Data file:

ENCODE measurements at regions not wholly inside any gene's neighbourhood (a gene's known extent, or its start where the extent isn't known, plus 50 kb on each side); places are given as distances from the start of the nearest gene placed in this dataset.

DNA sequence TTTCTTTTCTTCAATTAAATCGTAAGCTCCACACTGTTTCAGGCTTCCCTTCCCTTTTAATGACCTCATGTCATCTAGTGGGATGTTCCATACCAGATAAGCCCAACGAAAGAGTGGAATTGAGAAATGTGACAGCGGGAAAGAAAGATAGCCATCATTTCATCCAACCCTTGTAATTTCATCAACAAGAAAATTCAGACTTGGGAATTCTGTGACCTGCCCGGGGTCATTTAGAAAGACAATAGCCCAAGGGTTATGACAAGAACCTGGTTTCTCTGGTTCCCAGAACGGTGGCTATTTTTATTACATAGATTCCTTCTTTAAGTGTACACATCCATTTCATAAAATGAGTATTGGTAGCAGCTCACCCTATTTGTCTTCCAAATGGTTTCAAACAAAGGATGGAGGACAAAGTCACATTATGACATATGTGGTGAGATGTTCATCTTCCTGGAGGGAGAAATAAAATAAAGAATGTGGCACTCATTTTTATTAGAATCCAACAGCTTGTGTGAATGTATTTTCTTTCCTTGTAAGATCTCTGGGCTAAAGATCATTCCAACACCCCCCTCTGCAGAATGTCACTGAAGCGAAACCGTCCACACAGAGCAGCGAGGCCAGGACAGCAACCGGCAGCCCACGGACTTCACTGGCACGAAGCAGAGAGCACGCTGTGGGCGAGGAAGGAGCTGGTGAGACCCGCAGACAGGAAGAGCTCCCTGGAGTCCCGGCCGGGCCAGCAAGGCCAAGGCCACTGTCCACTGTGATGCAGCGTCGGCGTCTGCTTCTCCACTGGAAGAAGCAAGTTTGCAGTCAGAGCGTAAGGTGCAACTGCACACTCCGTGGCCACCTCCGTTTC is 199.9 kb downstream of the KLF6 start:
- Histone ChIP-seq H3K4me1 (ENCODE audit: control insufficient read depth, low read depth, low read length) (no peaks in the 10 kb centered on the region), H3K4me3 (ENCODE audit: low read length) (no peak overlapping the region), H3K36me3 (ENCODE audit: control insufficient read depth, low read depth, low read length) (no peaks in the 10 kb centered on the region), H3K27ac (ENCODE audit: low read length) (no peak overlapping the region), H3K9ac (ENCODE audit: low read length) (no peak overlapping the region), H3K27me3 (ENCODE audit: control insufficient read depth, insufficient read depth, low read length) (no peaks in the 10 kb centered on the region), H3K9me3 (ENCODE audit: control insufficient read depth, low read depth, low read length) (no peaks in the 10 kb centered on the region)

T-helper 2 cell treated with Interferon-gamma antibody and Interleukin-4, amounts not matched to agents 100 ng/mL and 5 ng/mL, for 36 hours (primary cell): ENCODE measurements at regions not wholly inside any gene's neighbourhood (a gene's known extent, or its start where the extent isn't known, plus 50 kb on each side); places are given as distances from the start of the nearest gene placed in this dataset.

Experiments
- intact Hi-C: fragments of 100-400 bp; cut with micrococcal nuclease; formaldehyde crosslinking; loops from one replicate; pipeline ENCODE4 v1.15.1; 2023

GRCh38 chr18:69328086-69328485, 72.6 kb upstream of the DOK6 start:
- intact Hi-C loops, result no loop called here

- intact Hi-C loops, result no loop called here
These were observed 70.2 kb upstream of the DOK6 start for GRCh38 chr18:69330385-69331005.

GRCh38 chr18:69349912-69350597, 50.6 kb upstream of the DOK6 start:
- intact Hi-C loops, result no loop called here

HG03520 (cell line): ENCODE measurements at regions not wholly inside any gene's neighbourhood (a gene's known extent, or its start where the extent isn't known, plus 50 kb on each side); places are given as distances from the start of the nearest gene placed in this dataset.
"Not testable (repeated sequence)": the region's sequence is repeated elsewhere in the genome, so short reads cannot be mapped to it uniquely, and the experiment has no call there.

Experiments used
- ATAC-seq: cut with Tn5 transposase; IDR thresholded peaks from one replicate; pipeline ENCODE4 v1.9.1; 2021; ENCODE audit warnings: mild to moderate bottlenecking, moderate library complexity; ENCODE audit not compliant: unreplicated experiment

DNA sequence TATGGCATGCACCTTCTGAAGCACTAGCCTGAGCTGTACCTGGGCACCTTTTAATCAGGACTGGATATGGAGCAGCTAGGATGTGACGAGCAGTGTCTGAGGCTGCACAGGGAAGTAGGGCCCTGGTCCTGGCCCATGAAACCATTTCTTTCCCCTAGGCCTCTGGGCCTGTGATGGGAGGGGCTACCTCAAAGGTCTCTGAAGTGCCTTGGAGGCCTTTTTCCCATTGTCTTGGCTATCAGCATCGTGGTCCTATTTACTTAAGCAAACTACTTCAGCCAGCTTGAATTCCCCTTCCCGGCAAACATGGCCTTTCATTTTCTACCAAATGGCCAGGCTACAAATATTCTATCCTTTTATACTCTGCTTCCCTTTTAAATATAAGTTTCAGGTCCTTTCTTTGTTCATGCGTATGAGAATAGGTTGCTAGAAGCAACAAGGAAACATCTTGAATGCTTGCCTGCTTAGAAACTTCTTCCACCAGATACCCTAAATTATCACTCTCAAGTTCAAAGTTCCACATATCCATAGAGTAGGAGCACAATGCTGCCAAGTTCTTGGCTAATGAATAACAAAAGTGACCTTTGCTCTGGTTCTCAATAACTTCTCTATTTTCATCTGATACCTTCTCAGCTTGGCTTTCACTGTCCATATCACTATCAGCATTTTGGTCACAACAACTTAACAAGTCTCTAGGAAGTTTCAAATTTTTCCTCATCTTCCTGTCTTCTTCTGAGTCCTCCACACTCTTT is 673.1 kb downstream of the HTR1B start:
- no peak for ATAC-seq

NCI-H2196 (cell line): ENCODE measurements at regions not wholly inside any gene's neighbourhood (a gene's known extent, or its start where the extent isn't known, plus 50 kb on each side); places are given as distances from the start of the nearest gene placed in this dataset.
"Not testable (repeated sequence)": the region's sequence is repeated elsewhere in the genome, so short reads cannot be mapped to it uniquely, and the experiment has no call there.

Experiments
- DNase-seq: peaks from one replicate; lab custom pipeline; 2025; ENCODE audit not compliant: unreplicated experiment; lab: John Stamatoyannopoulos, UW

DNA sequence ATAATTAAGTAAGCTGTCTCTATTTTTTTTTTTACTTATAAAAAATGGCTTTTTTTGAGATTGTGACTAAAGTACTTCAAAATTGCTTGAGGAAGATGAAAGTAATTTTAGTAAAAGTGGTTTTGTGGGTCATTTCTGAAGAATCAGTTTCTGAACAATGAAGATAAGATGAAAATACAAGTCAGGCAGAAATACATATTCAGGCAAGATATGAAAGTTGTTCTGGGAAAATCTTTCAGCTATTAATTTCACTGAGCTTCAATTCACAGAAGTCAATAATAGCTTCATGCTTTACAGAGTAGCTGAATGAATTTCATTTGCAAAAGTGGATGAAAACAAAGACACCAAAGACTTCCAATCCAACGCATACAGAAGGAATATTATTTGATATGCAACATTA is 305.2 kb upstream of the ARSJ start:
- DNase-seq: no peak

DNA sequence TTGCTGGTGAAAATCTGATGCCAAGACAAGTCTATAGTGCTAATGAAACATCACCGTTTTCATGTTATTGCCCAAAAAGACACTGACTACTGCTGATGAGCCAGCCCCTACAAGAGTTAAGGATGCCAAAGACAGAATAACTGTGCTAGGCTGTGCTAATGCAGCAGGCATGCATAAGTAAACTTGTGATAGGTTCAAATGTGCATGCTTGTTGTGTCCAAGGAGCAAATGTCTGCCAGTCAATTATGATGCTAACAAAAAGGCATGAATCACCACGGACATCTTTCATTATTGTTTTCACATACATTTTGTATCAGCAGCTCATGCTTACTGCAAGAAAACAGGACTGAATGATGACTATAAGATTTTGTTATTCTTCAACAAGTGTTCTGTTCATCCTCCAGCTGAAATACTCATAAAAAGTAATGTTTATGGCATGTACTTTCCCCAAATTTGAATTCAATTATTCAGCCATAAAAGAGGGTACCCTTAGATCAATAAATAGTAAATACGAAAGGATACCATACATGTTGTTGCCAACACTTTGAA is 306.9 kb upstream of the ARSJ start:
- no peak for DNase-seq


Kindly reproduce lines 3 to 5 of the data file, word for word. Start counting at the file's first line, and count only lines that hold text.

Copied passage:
- Histone ChIP-seq H3K4me1 (ENCODE audit: control insufficient read depth, low read depth, low read length) (no peaks in the 10 kb centered on the region), H3K4me3 (ENCODE audit: low read length) (no peak overlapping the region), H3K36me3 (ENCODE audit: control insufficient read depth, low read depth, low read length) (no peaks in the 10 kb centered on the region), H3K27ac (ENCODE audit: low read length) (no peak overlapping the region), H3K9ac (ENCODE audit: low read length) (no peak overlapping the region), H3K27me3 (ENCODE audit: control insufficient read depth, insufficient read depth, low read length) (no peaks in the 10 kb centered on the region), H3K9me3 (ENCODE audit: control insufficient read depth, low read depth, low read length) (no peaks in the 10 kb centered on the region)

T-helper 2 cell treated with Interferon-gamma antibody and Interleukin-4, amounts not matched to agents 100 ng/mL and 5 ng/mL, for 36 hours (primary cell): ENCODE measurements at regions not wholly inside any gene's neighbourhood (a gene's known extent, or its start where the extent isn't known, plus 50 kb on each side); places are given as distances from the start of the nearest gene placed in this dataset.

Experiments